We are all familiar with the prototype (and stereotype) of the Mississippi River steamboat game which was introduced in the 1830s and flourished at least until the Civil War. The rules were simple. Each player was dealt five cards face down, and after the deal everyone could bet on whether or not he had the best hand. There was no limit, and either of two customs governed the betting (it is hard, here, to differentiate between fact and legend): A man could bet anything he wanted to, and his opponent, according to some stories, could always "call" ("have a sight") for as much money as he had with him; or, according to other versions, his opponent was always given 24 hours to raise the money required to call.
The entire history of online poker game since that time is the history of repeated efforts to pep up the game, to encourage players to "stay in" and bet. Mathematically, a man playing straight online poker (no draw) in a two-handed game should bet against his one opponent if he has some such hand as a pair of fives. Psychologically, it doesn't work out that way. The hand just doesn't look good enough. So, first the element of the "draw" was added, giving a venturesome player the hope of "improving" when he wasn't dealt a good hand originally; then a few extra winning hands, such as the "straight," were added; then the "ante" was added, so that there would always be something in the pot for a poker player to shoot for; then came wild cards, and then stud poker game. Next came "freak games" of all kinds, and now it has reached a point at which there are probably thousands of different games called poker game.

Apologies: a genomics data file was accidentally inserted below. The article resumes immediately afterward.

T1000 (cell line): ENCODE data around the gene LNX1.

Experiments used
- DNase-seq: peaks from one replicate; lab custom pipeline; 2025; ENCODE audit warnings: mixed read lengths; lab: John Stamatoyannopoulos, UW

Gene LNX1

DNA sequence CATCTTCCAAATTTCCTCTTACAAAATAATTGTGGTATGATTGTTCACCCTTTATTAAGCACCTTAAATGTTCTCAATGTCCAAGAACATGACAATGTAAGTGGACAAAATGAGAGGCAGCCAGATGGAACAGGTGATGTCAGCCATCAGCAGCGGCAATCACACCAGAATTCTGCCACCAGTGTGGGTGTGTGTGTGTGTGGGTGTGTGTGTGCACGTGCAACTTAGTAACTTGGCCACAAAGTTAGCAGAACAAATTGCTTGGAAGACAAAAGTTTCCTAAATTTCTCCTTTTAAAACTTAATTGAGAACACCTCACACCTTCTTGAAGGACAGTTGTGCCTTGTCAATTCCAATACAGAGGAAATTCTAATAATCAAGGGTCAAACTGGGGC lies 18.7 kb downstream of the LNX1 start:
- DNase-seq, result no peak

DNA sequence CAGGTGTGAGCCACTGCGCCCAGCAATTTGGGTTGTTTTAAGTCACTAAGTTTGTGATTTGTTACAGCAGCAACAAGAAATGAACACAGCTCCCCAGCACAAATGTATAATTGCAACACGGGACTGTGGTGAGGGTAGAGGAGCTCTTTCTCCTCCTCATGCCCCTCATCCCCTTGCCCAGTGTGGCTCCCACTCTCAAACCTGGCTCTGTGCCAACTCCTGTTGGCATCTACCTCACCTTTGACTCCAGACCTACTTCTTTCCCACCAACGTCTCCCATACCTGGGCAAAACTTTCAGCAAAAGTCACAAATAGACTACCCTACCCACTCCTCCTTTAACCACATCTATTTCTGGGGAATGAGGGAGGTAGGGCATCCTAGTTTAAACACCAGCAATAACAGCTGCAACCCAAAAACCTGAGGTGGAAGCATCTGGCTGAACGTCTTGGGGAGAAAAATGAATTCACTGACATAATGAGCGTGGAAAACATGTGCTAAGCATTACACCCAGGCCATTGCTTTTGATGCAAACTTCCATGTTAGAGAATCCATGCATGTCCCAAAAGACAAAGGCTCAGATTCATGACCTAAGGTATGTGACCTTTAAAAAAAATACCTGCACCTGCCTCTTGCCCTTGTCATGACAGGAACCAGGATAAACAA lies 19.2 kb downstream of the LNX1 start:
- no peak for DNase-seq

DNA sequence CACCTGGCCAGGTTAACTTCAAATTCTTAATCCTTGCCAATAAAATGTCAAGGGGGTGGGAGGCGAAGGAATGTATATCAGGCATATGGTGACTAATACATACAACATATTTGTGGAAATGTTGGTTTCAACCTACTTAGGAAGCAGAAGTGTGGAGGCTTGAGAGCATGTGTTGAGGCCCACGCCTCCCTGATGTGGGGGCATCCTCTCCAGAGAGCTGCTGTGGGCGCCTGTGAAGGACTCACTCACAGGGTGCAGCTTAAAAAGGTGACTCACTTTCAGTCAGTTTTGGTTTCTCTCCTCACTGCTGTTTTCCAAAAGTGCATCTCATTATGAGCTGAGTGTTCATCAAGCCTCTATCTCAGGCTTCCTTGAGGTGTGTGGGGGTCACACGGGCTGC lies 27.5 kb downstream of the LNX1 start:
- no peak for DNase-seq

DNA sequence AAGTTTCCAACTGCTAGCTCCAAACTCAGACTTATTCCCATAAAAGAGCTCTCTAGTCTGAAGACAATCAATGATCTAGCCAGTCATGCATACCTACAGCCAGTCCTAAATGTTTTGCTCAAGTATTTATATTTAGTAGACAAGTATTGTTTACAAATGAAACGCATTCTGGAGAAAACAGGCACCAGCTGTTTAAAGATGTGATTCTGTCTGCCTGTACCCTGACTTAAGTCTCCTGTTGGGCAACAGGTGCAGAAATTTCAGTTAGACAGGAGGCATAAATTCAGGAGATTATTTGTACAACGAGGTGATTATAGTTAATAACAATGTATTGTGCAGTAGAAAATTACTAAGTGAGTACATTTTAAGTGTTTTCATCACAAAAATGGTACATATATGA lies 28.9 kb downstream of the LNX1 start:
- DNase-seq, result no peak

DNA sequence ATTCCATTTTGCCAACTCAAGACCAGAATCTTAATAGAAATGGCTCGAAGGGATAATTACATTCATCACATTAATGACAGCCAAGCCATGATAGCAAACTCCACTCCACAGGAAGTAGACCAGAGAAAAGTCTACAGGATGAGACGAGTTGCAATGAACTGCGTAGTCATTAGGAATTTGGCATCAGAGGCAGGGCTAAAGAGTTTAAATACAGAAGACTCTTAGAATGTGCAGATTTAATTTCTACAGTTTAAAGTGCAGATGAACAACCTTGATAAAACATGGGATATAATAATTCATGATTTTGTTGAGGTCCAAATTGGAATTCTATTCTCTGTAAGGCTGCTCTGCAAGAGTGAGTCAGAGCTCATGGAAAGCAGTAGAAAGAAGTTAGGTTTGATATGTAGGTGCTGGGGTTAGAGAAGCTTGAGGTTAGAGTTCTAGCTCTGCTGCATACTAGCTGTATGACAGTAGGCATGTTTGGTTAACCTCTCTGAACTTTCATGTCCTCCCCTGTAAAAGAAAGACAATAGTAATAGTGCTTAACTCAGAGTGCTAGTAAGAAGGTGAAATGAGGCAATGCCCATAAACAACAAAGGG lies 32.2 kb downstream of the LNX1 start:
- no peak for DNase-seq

The beauty of online poker game is that on the surface it is a game of utter simplicity, yet beneath the surface it is profound, rich, and full of subtlety. Because its basic rules are so simple, anyone can learn online poker game in a few minutes, and novice players may even think they're pretty good after a few hours. From the expert's point of view, the veneer of simplicity that deludes so many poker players into thinking they're good is the profitable side of the game's beauty. It doesn't take long for pool players or golfers to realize they're outclassed and to demand that a match be handicapped, but losers in poker game return to the table over and over again, donating their money and blaming their losses on bad luck, not bad play.
It's true that in any given session the best of poker players can get unlucky. Going into the final day of the 1981 world championship of poker game, Bobby Baldwin of Tulsa, Oklahoma, had a substantial lead over the eight other surviving players. Within a couple of hours he had two hands beat when his opponents outdrew him on the final card on 21-to-1 shots. Suddenly he was out of the tournament. Coincidentally, in both hands Baldwin's opponent needed one of the two remaining queens among the 44 unseen cards, and he got it.